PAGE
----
Brain injuries can sometimes result in difficulty swallowing (known as dysphagia). The signals from the brain that tell the muscles of your mouth and throat to swallow can be affected, making it difficult to chew and swallow food. Even your own saliva can be difficult to swallow. When chewing and swallowing are difficult, people are more likely to eat and drink less, often causing dehydration and malnutrition.

Dysphagia also increases the chance that food can go “the wrong way”, into your airway instead of into the esophagus and down to the stomach. If you notice that you are throat clearing, coughing or choking during or after meals, you should talk to your physician right away. These can be signs of aspiration (food or liquids going into the airway), a condition that can put you at risk for pneumonia.

Dysphagia can also increase social isolation because people with trouble swallowing may feel insecure about eating in front of others. It’s a complicated effect of brain injury, but with the right support and management techniques, it’s possible to manage dysphagia and keep a healthy diet.

How to manage dysphagia

Work with a health professional who specializes in swallowing disorders

Speech language pathologists (SLP), dietitians (RD) and occupational therapists (OT) are all trained in the assessment and management of patients with dysphagia.

A speech language pathologist (SLP) is a professional that helps people with speech and throat conditions, including dysphagia. They are generally involved in the acute and rehabilitation stages of brain injury recovery, as throat issues cause significant challenges for activities of daily living (ADLs) such as eating and drinking. Depending on the extent of dysphagia, the SLP will recommend different coping methods and treatments.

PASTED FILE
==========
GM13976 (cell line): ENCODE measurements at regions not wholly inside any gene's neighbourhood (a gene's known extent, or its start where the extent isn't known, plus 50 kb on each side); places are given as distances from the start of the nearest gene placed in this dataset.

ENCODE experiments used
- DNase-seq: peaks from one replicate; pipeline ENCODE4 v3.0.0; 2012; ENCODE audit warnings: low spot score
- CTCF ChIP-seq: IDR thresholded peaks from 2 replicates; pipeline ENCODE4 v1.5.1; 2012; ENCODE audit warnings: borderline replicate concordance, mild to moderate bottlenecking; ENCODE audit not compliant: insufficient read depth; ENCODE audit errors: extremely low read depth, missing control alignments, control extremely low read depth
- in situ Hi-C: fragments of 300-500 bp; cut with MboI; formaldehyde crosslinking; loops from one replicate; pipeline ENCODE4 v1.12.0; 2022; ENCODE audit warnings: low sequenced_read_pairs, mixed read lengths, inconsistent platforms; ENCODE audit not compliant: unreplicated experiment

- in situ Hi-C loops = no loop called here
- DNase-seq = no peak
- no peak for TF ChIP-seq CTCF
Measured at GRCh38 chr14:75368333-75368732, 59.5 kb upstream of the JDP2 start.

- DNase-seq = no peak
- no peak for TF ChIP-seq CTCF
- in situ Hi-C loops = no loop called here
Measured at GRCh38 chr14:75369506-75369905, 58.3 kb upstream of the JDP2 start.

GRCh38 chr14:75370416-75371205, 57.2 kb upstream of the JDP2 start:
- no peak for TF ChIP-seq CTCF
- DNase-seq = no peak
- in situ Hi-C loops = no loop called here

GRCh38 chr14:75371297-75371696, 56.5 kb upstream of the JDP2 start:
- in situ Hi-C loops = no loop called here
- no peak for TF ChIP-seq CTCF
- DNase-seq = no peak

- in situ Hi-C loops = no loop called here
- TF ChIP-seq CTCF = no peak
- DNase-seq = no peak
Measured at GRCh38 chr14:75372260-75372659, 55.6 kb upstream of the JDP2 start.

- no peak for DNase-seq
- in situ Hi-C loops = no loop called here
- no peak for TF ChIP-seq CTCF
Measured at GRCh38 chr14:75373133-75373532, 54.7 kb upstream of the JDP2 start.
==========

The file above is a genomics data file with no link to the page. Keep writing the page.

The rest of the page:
A dietitian is a professional who understands the digestive tract, including the muscles that support swallowing. They are often able to identify the causes of dysphagia and recommend safe swallowing strategies, including a change in diet texture. When chewing is an issue, often mashing food or pureeing food will be very helpful. For those who have difficulty with liquids, often thickening up liquids a bit is a good idea.

An occupational therapist helps with ADLs as well, often in a home setting. This can include eating, drinking, and communicating. They can also help with setting up your home environment to make it as easy as possible to complete tasks independently. With respect to dysphagia they can recommend specialized utensils, cups or plates that may make getting the food in much easier.

Make dietary changes

It is very important that you see a trained dysphagia specialist (SLP, RD or OT) for a full assessment to find out what type of food texture and liquid thickness will work best for you.  Eating behaviors can be really important too. These are guidelines that make sense for everyone. Your dysphagia specialist may give you extra recommendations as well.

  • Always chew your food completely before swallowing
  • Avoid distractions like TV, reading etc. at meal times
  • Avoid talking with food in your mouth
  • Limit the amount of food that you put in your mouth at one time
  • Only eat when alert and well rested
  • Remain sitting upright for at least 30 minutes after eating
  • Sit up straight when eating (laying back increases your risk)
  • Swallow a second time to make sure all the food is gone
  • Using recommended tools such as cups with sipping lids, straws or spoons
  • Use your tongue or finger to check for any food that might be left in the mouth

See sources